The entire film is shot in a traditional silent movie format. Was this approach decided upon before the shooting began or was it a decision taken later on?
Because of the subject matter, a deaf teenager being forced into a modern day slavery ring, it made sense to make the film silent, forcing the audience to experience the story from the protagonist’s perspective. We also liked the idea of setting up challenges and hurdles for ourselves. We knew it would help us make a more original and creative story.
The film has a very unique sound design , how did the idea of doing such a sound design come to you and your team?
We wanted to make a ‘sound-scape’ that replicated the vibratory frequencies that many ‘non-hearing’ people experience. And we also wanted to explore the ways in which sound and image are intertwined, by paradoxically trying to separate them from one another as much as possible. The goal was to make the audience really notice what sound means in their own lives, by denying them the typical interwoven sound and image marriage.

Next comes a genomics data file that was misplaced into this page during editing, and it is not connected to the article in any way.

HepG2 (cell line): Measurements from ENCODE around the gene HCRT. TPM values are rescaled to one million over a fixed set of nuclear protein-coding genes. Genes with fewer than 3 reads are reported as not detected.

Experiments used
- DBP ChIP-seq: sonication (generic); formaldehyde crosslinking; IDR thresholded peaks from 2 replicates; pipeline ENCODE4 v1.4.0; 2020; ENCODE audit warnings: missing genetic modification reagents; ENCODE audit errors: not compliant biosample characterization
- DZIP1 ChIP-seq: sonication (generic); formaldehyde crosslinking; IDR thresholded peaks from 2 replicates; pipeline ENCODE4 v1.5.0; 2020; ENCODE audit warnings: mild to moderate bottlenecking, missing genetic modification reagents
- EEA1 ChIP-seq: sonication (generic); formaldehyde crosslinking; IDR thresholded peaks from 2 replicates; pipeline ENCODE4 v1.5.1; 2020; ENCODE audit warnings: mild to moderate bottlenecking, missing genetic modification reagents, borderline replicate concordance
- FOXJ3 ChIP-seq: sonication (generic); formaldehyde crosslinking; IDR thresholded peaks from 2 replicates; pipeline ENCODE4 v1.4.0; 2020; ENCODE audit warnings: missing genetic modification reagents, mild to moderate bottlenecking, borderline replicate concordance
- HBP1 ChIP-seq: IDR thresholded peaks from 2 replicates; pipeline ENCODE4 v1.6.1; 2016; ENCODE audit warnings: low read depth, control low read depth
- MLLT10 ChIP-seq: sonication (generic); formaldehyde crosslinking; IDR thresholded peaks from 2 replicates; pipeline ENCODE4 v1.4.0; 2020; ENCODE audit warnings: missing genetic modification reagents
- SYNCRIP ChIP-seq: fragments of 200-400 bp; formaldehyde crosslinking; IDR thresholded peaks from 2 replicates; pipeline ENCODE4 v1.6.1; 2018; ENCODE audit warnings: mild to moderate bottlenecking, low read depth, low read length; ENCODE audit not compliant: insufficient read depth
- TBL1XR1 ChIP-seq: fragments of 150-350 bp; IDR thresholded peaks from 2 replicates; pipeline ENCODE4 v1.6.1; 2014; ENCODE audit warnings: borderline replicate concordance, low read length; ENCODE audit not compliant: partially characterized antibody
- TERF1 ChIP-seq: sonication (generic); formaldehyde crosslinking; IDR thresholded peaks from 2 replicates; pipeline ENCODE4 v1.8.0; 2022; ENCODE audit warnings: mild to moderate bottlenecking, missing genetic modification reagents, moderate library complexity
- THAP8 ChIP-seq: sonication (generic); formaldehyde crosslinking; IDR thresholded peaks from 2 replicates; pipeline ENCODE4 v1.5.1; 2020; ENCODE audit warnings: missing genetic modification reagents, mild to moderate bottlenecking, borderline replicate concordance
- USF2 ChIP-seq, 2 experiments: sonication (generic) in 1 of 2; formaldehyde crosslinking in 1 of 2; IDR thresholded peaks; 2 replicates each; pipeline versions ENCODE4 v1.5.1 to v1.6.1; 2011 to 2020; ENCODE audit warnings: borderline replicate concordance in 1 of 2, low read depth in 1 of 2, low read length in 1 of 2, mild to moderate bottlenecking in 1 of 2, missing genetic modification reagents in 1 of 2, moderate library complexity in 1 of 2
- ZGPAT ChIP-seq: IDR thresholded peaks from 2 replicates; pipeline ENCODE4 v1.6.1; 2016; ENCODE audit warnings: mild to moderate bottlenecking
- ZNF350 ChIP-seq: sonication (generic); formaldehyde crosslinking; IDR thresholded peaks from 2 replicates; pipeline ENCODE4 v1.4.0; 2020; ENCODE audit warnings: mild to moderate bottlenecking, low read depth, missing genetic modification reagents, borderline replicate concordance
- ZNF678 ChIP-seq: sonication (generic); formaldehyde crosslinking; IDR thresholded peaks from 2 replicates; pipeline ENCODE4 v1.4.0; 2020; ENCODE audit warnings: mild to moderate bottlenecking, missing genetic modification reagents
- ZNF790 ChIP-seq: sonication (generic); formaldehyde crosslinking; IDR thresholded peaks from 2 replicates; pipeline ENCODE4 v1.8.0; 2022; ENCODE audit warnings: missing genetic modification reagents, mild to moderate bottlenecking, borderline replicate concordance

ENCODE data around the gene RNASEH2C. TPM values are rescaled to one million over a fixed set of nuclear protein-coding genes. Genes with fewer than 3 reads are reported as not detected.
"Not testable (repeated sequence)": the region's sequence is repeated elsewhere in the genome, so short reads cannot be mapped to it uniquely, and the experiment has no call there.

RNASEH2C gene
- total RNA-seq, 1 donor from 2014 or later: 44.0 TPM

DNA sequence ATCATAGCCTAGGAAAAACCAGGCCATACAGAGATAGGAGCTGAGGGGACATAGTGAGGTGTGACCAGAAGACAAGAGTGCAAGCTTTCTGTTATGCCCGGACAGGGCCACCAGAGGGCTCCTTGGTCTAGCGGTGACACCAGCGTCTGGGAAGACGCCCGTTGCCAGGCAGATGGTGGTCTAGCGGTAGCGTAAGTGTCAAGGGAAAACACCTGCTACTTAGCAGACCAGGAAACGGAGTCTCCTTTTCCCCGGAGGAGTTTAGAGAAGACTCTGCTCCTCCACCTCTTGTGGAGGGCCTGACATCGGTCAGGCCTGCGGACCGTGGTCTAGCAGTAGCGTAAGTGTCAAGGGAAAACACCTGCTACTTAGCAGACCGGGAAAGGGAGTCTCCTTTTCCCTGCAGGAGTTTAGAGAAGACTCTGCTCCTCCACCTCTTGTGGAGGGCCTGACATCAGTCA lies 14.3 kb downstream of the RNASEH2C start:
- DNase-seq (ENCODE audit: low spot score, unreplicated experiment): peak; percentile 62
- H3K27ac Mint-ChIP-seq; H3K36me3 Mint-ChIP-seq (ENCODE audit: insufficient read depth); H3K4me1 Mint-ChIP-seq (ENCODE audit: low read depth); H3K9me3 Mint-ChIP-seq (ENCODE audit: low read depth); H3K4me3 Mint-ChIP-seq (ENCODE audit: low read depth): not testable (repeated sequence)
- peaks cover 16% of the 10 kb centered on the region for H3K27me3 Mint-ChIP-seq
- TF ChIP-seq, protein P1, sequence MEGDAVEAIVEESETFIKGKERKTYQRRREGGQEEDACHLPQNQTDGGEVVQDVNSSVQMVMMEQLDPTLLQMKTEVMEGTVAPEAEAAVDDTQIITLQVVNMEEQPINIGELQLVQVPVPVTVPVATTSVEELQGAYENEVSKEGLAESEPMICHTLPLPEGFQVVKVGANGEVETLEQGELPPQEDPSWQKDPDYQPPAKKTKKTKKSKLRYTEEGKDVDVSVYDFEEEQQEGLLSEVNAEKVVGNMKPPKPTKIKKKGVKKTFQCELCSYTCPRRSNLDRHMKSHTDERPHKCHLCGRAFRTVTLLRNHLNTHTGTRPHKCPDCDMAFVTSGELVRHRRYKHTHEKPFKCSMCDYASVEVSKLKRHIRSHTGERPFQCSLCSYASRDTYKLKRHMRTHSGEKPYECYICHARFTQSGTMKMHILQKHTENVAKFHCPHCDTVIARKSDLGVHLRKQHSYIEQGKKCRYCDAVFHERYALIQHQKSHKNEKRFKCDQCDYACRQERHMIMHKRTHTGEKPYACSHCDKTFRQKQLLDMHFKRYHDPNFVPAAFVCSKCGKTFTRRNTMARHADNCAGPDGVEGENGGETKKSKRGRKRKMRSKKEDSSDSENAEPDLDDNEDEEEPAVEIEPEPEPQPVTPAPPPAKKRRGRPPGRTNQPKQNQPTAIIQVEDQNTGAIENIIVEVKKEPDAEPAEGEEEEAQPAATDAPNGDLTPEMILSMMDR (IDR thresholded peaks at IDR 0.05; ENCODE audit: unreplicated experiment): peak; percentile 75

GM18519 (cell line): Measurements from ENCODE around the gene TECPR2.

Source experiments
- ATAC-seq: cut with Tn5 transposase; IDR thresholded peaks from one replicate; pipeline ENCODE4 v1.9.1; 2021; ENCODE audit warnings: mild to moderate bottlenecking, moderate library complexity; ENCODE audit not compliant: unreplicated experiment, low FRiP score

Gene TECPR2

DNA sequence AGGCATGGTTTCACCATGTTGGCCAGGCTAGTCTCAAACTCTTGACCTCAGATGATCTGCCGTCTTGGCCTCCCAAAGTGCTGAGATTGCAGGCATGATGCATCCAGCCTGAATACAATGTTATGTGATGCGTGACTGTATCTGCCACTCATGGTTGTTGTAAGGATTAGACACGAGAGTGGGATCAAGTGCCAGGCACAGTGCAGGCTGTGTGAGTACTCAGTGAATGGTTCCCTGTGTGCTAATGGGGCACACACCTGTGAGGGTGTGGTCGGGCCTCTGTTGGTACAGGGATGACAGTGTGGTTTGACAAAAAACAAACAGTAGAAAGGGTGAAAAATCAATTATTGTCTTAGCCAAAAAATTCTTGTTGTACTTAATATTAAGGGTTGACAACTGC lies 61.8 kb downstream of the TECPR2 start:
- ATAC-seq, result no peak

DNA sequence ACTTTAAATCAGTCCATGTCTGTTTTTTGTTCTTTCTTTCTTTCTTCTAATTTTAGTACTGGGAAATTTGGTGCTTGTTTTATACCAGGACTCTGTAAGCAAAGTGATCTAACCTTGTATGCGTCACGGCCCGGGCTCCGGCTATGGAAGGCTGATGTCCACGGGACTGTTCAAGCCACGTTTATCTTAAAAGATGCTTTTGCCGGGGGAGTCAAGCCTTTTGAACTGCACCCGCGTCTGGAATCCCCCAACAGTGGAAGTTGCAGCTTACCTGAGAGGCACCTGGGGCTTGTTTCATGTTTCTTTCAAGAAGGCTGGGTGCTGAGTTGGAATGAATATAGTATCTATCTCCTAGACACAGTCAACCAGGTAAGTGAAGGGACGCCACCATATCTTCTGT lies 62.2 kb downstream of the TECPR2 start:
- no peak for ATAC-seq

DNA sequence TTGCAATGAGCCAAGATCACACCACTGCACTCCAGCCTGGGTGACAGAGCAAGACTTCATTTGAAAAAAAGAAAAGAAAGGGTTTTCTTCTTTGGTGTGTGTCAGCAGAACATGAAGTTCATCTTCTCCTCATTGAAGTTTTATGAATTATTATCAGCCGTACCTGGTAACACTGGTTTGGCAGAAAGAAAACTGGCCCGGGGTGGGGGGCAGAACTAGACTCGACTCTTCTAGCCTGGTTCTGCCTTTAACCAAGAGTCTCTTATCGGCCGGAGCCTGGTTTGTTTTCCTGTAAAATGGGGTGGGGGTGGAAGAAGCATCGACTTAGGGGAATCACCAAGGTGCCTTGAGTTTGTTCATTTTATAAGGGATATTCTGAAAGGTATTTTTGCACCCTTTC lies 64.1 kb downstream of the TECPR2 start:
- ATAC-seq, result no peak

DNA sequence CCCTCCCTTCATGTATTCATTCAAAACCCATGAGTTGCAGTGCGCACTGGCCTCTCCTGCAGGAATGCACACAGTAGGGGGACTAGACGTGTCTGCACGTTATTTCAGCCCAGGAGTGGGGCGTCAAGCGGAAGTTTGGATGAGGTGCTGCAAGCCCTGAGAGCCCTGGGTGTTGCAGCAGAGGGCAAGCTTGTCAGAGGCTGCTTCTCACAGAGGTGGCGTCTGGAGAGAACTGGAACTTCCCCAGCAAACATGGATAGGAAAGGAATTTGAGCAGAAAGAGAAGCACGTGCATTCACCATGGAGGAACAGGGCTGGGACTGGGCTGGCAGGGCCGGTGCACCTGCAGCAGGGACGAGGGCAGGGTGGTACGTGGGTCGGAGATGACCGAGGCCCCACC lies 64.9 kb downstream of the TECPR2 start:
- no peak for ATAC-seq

How do you intend to release the film?
What are the other film festivals where you intend to take it to? After Mumbai we went to Dharamshala for our Himalayan Premeire (:D) then we went to Thessaloniki, Greece for our European Premiere. We’re in Istanbul now, where we’re showing it to people from the big film festival here (to hopefully screen it at the festival in spring) and then we head back to Kerala for the big festival down there. We really hope to show it in the States sometime soon too (hopefully Palm Springs or San Francisco International film fests) and then in South and Central America as well. We also may come back to India for Jaipur. And possibly Melbourne, Australia? We love travelling and we want as many people to see this film as possible, so we’re really willing to go anywhere. If they want us to show it, we’ll be there.
Do you plan to the release this film theatrically in India?
We hope to. No definite plans yet, but I know some film societies want to have more screenings in some of the bigger cities. And it would be great if this kind of film could play in theaters in India. We really feel like Olga’s story is a story that audiences anywhere in the world could relate to. But especially in India, where disparity in wealth means similar types of exploitation are very common. We also feel that it’s important for audiences across the globe to see that this type of thing doesn’t only happen in their own countries, but also in so-called affluent ‘developed’ countries like the USA.